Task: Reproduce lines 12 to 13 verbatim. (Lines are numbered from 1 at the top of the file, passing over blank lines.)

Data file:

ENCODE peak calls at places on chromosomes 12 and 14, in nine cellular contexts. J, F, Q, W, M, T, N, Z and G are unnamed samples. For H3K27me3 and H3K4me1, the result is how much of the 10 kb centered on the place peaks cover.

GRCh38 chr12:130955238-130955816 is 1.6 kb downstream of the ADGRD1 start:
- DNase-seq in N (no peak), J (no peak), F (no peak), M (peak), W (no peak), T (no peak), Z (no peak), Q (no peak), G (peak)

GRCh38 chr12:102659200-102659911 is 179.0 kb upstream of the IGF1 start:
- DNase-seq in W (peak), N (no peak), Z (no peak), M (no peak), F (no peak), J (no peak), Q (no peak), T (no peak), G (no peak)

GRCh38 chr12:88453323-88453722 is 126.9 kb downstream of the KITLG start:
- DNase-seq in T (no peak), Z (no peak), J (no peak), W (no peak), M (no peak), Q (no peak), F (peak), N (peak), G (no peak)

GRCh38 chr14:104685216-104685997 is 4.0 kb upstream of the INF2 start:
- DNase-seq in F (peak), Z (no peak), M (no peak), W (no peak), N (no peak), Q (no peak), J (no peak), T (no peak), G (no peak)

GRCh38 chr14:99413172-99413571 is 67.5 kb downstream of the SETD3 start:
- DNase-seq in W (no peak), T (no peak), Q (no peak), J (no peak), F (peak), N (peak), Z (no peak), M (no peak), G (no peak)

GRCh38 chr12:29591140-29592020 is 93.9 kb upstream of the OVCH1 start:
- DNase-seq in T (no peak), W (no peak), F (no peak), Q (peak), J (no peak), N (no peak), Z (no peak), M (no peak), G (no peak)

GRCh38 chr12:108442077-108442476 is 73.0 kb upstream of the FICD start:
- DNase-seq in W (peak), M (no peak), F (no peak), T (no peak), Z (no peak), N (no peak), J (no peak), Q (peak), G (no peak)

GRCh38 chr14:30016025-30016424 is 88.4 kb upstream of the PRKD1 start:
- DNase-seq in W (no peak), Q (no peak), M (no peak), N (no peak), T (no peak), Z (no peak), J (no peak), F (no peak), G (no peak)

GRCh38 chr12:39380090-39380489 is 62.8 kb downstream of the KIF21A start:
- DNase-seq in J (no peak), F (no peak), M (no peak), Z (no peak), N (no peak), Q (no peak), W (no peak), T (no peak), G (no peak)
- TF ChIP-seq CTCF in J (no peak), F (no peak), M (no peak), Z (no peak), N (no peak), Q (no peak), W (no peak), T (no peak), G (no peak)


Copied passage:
GRCh38 chr12:29591140-29592020 is 93.9 kb upstream of the OVCH1 start:
- DNase-seq in T (no peak), W (no peak), F (no peak), Q (peak), J (no peak), N (no peak), Z (no peak), M (no peak), G (no peak)